From Lawrence A. Washington
Rich Woods 27th: April 1801
The urgent solicitations of a friend of mine, have induced me, to address you this letter. Nothing short, of the most strong & anxious desire, to render him every service, in my power, could have overcome the reluctance, I felt, to attempt to serve him, on the present occasion.
The Gentleman alluded to, is Mr Andrew Parks, of Baltimore. It appears, from a letter I recd: from him, of the 10th: inst: that he is impressed, with a belief, which he says, is general in Baltimore, that the Postmaster, of that place will be discarded.1 Under this impression, he has forcibly appealed, to my friendship, to address a recommendatory letter to you.
The very slight acquaintance, which exists between us, the importance of the office, which he expects is to be filled, the probable number, of applicants, & the great avertion, I felt, ever to attempt, any thing of this kind, were all circumstances, which operated powerfully, to defeat the wish, I felt, to be instrumental to his promotion & wellfare.
Before I recd Mr Parks’ letter, my mind had not conceived, the idea, that I should ever have addressed a letter, of this nature, to yourself or any other person, about the government. I did not, nor do I yet think, that any influence, could possibly be attatched, to my recommendation. Firm, in this belief, I should not have ventured, to occupy a moment of your time, did not my friend, please, to think differently, & did he not strenuously urge me, to make the attempt.
Mr Parks is a brother-in-law of mine. This circumstance, however, has had little or no weight, in producing the attatchment, I feel for him, which has rise only, in a deep sense of his merit. He is a man of amiable private charecter, of respectable connections, & of active industry & persevering attention to business. With reguard to his talents, I shall [say] nothing, (as I do not rely much on my capacity, to judge of them) except that they appear to me respectable.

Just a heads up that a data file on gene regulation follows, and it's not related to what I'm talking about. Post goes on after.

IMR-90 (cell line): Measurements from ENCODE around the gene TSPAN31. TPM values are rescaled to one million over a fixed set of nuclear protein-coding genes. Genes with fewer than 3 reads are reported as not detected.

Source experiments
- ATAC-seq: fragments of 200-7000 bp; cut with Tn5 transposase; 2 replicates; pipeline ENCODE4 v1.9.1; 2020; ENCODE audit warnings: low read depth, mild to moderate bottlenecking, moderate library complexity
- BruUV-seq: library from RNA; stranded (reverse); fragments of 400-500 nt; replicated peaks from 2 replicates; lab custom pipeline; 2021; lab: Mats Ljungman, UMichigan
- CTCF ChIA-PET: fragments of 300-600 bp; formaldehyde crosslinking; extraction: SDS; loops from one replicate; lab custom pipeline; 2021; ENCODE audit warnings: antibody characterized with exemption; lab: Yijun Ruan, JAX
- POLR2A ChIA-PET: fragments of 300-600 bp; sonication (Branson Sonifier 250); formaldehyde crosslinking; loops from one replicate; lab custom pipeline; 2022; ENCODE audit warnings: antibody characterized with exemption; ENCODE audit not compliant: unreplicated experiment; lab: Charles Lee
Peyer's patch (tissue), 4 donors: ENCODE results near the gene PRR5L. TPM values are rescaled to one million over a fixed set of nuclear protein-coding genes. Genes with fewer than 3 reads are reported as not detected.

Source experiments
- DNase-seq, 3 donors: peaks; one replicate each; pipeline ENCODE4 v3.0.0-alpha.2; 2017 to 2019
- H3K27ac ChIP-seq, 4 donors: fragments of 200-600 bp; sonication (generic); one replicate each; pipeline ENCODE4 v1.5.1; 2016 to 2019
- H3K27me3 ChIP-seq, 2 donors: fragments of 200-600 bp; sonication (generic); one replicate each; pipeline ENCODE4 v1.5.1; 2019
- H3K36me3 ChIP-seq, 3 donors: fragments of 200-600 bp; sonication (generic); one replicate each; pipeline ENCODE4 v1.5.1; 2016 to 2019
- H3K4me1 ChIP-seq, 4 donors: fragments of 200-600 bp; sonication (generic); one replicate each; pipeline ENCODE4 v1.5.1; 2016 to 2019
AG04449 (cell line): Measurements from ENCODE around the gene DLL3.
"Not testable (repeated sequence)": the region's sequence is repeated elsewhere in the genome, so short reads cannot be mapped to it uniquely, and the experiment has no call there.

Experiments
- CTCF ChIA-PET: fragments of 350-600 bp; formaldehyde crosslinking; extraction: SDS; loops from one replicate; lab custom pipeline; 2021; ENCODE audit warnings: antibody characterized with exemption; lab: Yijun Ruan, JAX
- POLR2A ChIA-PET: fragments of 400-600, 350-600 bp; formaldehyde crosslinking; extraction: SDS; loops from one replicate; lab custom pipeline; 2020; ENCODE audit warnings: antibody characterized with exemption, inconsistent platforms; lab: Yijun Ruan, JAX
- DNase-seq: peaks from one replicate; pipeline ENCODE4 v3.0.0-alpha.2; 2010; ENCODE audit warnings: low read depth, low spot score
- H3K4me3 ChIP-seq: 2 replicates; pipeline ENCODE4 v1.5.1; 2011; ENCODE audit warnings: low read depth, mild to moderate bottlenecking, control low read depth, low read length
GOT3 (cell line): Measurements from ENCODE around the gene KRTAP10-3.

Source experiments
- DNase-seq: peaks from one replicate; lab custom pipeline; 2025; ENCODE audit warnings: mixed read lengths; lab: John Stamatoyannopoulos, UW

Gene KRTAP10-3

I can say nothing, farther, than that I should feel myself, much obliged, if you would consider Mr Parks, as an applicant for this office, should it be Mr Jefferson’s intention, to displace the present occupier of it. I feel a firm relyance, that the same descerning judgement, which has already, marked the appointments, of that great man, will be evidenced on this occasion. It is therefore unnecessary, for me, to say more, as Mr Parks’ pretentions, to the office will, I am certain, be well understood, before he receives that, or any other appointment, should he ever, be so lucky, as to succeed to one.
All I request, in favour of my friend, is, that he may be considered by Mr Jefferson, thro you, as a candidate, & that if no one, is as yet marked out, for the appointment, enquiry may be made respecting him. As you may likely hear from him, I expect, he will refer you to the proper persons.
I cannot, on the present occasion, omit congratulating you, on the tryumph of principle, which has lately taken place, in the United States. I feel much additional happiness, that the result of that tryumph, has placed, the man the people “delight to honour & respect,” at the helm of our political bark. I also experience, a pleasing consolation, in viewing the faithful & well tried mariners, who immediately surround him.
Permit me, here to offer, my warmest wishes, for the personal wellfare & happiness, of both Mr Jefferson & yourself. Present my respects to Mrs Madison & believe me to be with esteem your friend
P. S. Mr Parks is a very moderate Federalist.
L. A. W.